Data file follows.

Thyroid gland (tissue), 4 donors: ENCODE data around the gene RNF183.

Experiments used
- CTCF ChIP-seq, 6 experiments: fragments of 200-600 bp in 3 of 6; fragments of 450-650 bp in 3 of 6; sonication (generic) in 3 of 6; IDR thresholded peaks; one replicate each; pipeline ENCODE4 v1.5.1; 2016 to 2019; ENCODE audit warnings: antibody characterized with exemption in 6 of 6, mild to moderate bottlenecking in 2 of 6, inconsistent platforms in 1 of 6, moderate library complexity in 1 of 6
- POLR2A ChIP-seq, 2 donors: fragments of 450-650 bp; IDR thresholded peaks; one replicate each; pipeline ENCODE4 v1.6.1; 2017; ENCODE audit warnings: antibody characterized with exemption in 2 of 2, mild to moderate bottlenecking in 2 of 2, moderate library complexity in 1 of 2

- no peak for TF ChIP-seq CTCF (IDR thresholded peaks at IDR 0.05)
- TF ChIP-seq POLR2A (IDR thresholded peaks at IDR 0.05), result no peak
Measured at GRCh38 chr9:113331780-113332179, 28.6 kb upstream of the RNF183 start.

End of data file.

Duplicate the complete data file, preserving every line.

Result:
Thyroid gland (tissue), 4 donors: ENCODE data around the gene RNF183.

Experiments used
- CTCF ChIP-seq, 6 experiments: fragments of 200-600 bp in 3 of 6; fragments of 450-650 bp in 3 of 6; sonication (generic) in 3 of 6; IDR thresholded peaks; one replicate each; pipeline ENCODE4 v1.5.1; 2016 to 2019; ENCODE audit warnings: antibody characterized with exemption in 6 of 6, mild to moderate bottlenecking in 2 of 6, inconsistent platforms in 1 of 6, moderate library complexity in 1 of 6
- POLR2A ChIP-seq, 2 donors: fragments of 450-650 bp; IDR thresholded peaks; one replicate each; pipeline ENCODE4 v1.6.1; 2017; ENCODE audit warnings: antibody characterized with exemption in 2 of 2, mild to moderate bottlenecking in 2 of 2, moderate library complexity in 1 of 2

- no peak for TF ChIP-seq CTCF (IDR thresholded peaks at IDR 0.05)
- TF ChIP-seq POLR2A (IDR thresholded peaks at IDR 0.05), result no peak
Measured at GRCh38 chr9:113331780-113332179, 28.6 kb upstream of the RNF183 start.